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Jurgen : A Comedy of Justice by James Branch…
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8221716,139 (3.76)1 / 64
Title:Jurgen : A Comedy of Justice
Authors:James Branch Cabell
Info:New York: Dover Publications, 1977, c1946.
Collections:Your library
Tags:fantasy, humor, illustrated, TheBiography, Poictesme

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Jurgen: A Comedy of Justice by James Branch Cabell (1919)


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Showing 1-5 of 17 (next | show all)
This comic fantasy caused quite a stir in its day. But it's not all that interesting today. Episodic and doesn't hang together too well. ( )
  nog | Aug 14, 2018 |
" Now I do perceive, " said Jurgen, " that Hell is pretty much like any other place. " ( )
1 vote | Baku-X | Jan 10, 2017 |
Cabell is the fantasy writer of the road not taken: urbane, sophisticated, civilized -- which also means dependent on a web of allusions and on the reader's grounding in his predecessors.

Jurgen is the best-known of his novels and one of his best. It does not require (but is enriched by) prior knowledge of his Poictesme; it is assisted more by having the general background knowledge that an educated (and a classically-educated) reader would have had in the early 20th Century, though that is not absolutely required, either.

It helps in reading the story to keep in the back of one's mind things like Jean-Baptiste Pérès' demonstration that Napoleon was a solar myth, and keep an eye on the calendar.

The pawnbroker Jurgen goes in search of his wife, who has been taken away by Koschei, and manages to come up against various mythical, legendary, and generally non-earthly realms and their rulers. He also passes from lady friend to lady friend, some not entirely human, as he goes. He is clever, not averse to dissembling, and adaptable: Odysseus to Dom Manuel's Ajax, Cabell's pre-emeinent example of the gallant approach to life. He ends up returning to domesticity and to the erasure of his travels.

Cabell was resolutely non-heroic in attitude, and his type of fantasy, perhaps more reminiscent of the French prose tradition (Rabelais, Voltaire, Proust, Alain-Fournier) than of the English in its wit and structure, has had little impact on the writers of the later 20th Century. (Heinlein may make gestures towards Cabell in Job, also titled "A Comedy of Justice", but it's hard to imagine a writer less equipped to write Cabellian literature than Heinlein.) ( )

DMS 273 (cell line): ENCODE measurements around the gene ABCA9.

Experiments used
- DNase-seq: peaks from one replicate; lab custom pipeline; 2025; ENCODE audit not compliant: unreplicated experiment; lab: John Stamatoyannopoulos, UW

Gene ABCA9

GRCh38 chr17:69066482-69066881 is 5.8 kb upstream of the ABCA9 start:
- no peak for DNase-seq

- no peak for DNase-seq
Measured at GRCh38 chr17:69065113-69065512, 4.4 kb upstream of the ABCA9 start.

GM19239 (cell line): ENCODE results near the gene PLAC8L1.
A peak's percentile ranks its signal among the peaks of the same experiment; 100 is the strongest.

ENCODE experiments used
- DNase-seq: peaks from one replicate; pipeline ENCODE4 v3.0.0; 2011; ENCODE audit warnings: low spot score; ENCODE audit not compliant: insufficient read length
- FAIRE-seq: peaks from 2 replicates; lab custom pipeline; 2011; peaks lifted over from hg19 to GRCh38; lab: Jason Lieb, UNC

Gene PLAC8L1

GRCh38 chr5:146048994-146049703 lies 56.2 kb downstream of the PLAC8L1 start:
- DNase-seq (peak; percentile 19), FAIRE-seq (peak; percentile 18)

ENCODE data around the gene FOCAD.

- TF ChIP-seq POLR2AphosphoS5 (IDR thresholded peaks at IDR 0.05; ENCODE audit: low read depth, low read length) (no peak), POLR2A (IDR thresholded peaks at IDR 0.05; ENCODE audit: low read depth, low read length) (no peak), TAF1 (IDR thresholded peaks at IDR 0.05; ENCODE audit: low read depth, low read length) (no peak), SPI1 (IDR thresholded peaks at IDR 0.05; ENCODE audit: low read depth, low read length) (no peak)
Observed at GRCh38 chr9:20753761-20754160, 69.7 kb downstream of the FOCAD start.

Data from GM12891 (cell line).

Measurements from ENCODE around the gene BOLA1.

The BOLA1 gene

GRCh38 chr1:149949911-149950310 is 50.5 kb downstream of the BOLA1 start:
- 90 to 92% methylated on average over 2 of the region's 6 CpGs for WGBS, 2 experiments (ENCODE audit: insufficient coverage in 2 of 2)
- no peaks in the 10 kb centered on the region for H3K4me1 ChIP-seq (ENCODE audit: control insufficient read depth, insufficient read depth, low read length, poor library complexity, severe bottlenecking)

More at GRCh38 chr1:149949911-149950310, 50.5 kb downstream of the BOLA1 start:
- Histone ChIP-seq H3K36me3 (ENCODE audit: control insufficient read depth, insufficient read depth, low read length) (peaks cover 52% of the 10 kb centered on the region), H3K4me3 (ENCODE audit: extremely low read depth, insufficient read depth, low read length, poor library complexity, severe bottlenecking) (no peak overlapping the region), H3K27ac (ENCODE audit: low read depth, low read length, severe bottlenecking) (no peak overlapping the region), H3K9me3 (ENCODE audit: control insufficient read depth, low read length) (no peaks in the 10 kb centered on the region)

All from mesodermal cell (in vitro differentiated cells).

5 vote jsburbidge | Sep 26, 2016 |
I find him a bit of a chore to read and miss much of his humor. Another whacky ride, but the language is amazing. ( )
  dbsovereign | Jan 26, 2016 |
ORIGINALLY POSTED AT Fantasy Literature.

Jurgen, an aging pawnbroker who considers himself a poet and a “monstrous clever fellow,” sets off to find his missing loquacious wife — not because he likes her, but rather because his family and friends say it’s the manly thing to do. While searching for Lisa, he enters a strange land and charms Mother Sereda into temporarily giving him back his youth and good looks. Then he uses his renewed vigor to lie and philander his way across a magical landscape, “dealing fairly” with all the women he meets, as he half-heartedly searches for his wife. Along the way he meets dozens of historical and mythical creatures and people (including Queen Guenevere, shown in the picture), first introducing himself as a duke, then promoting himself to prince, king, emperor, pope, and eventually, for a moment, even God.

Despite being a vain and hypocritical rogue, Jurgen has a sentimental heart (though he can’t seem to be faithful). But he is never content, even when he’s married to the most beautiful woman he’s ever seen, or even when he’s sitting on God’s throne. Thus, the story of Jurgen is about man’s quest for meaning, pleasure, and purpose. Jurgen is full of human insight and amusing social satire and, for a novel written in 1919, is oh so impolite. Much of the symbolism and metaphor is crude and puerile double entendre of the “big upright lance” and “remarkable powers of penetration” type.

Yet, James Branch Cabell (rhymes with “rabble”) writes in a sardonic voice which is beautiful and genuinely clever and funny, especially when Jurgen talks about women:

* I am looking for my wife, whom I suspect to have been carried off by a devil, poor fellow!
* Love’s sowing is more agreeable than love’s harvest.
* You talk and talk: no woman breathing equals you at mere volume and continuity of speech: but you say nothing that I have not heard seven hundred and eighty times if not oftener.
* “You have a wife, then!” says Jurgen, who was always interested in such matters. “Why, but to be sure! Either as a Christian or as a married man, I should have comprehended this was Satan’s due. And how do you get on with her?”
“Pretty well,” says Grandfather Satan: “but she does not understand me.”
“Et tu, Brute!” says Jurgen.